“The way we look at our children and their limitations is precisely the way they will feel about themselves. We set the examples, and they learn by taking our cue from us.” Amalia Starr
By Debra Muzikar
Five years ago before the first Art of Autism book, before this website even existed, I was contacted by Amalia Starr for art work for the cover of her new book Raising Brandon. She heard of my son Kevin’s art work and was encouraged by Keri Bowers to put art by an autistic artist on the front cover.
“I want an image of a path,” she said. Her book is subtiled Creating a Path for Independence for your Adult “Kid” with Autism & Special Needs. She paid Kevin a stipend for his contribution and she sent us a complimentary autographed copy of the book.
Today thinking of Brandon’s memorial tomorrow and the pain a mom feels when she loses a child, I picked up Amalia’s book and reread it. Raising Brandon is as much about Amalia’s growth as a person as it is about parenting a child with special needs. Her book is relevant to Kevin and my story, and to all of us parents who have children who don’t fit in.
At the advice of doctors, Amalia spent many years keeping Brandon’s diagnosis of epilepsy a secret, not only from others but from Brandon himself. There was a stigma attached to epilepsy. He wasn’t diagnosed on the autism spectrum until he was 32. Amalia writes about the years spent trying to change Brandon into a normal child. When she finally surrendered, she realized that it wasn’t Brandon who needed changing – “it was my perspective that needed shifting. I had to forgive myself for trying to make Brandon someone he wasn’t, and work on accepting him just as he was.” She advises parents not to keep secrets about their child’s diagnosis.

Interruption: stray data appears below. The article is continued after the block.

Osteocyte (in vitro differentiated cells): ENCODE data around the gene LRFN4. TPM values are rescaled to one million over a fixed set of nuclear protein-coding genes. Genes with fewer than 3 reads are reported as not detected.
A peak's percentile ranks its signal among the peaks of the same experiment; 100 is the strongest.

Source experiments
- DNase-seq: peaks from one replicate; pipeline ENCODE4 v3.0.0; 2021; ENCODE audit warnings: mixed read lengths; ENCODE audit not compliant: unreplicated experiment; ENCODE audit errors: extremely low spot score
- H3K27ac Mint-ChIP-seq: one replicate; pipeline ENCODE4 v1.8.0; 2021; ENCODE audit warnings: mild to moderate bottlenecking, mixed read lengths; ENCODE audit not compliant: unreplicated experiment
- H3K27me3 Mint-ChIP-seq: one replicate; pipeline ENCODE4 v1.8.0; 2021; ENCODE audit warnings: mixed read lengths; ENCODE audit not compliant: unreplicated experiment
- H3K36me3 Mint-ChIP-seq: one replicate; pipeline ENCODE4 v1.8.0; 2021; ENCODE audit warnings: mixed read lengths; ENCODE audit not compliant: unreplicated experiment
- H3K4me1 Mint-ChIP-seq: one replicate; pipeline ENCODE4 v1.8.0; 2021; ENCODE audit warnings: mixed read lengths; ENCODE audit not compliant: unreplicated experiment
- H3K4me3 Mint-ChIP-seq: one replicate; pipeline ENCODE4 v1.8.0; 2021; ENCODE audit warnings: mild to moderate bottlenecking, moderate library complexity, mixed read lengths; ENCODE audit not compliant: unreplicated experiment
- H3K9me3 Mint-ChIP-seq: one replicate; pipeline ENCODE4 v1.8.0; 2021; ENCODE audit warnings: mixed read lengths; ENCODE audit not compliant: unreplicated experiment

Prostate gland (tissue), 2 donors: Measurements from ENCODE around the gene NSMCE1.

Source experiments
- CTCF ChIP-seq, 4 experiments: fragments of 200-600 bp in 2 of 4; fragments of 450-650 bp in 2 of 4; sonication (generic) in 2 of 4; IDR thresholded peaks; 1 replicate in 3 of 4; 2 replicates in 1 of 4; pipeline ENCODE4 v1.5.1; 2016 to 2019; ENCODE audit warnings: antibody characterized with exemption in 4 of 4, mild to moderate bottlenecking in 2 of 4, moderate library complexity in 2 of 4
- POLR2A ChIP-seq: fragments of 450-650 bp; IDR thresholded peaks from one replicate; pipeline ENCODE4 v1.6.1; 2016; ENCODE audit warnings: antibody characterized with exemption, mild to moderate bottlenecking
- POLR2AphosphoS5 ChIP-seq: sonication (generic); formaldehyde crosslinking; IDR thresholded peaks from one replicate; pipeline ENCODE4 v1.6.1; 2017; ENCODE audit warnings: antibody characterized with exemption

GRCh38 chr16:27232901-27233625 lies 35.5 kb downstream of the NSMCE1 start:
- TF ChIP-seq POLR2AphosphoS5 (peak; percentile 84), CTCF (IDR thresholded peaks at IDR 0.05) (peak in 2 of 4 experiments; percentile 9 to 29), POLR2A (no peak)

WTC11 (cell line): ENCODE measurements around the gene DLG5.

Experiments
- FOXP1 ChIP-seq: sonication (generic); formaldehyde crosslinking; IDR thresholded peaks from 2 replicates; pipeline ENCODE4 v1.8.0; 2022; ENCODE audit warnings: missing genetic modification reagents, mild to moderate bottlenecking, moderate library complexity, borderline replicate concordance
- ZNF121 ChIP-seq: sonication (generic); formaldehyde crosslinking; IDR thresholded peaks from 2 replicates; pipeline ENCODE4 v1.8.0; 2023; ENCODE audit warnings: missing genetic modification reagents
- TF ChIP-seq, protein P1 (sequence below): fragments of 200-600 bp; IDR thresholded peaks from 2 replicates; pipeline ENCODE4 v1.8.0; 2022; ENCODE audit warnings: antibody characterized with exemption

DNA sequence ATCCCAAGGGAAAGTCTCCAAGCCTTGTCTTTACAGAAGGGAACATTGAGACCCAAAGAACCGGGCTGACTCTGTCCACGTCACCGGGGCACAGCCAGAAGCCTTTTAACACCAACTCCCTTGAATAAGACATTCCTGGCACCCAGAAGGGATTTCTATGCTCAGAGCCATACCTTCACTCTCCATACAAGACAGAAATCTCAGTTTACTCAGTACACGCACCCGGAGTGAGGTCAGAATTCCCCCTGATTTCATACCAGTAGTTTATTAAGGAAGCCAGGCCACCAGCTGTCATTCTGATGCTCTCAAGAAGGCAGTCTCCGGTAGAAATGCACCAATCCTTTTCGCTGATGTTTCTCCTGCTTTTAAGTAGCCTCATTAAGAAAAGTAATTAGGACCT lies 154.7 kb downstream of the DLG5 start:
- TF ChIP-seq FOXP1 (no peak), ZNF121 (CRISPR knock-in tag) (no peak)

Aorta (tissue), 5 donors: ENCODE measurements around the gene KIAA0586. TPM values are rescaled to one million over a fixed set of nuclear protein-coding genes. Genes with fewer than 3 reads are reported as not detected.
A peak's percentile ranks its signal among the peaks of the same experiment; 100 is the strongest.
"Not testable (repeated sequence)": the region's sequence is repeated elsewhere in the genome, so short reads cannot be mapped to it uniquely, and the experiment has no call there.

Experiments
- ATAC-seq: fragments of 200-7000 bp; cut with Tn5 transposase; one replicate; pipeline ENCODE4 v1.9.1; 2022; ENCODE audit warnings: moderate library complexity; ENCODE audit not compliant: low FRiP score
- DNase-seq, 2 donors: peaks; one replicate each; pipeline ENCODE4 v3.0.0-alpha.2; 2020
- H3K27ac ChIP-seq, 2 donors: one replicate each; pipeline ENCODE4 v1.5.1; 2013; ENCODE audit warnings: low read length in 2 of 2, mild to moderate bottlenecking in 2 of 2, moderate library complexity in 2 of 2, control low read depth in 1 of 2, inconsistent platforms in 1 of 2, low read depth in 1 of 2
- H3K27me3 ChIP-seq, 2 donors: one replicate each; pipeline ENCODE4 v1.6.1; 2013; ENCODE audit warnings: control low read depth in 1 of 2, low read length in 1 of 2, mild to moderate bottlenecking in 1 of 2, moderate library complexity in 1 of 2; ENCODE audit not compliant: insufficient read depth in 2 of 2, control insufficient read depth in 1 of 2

When Brandon was in public school she volunteered in his classroom. The children were brutal, teasing and hitting Brandon, even in her presence. The school administrators did nothing. The chapter about his mistreatment is hard to read. He was locked in a dark shed in 105 degree heat. His shoes and socks taken away from him. He was found in a fetal position crying. On another occasion his basketball teammates purposefully broke his nose. This did not dissuade Brandon from pursuing his dream to play basketball. He stayed on the team never scoring more than four points a game.
When he is in his twenties, Amalia chides him for bad table manners. She sees the hurt in his eyes and realizes she is wrong to treat him like a child. She comes to the realization Brandon “doesn’t have the verbal skills or the courage to directly confront someone when he is wounded, which allows others ‘to get away’ with harassing him.” She realizes that it’s “kinder to accept and value a person as he or she is, rather than someone who is continually falling short of my expectations… We all benefit when we have the capacity to see our children for who they are, not for what we need or want them to be.”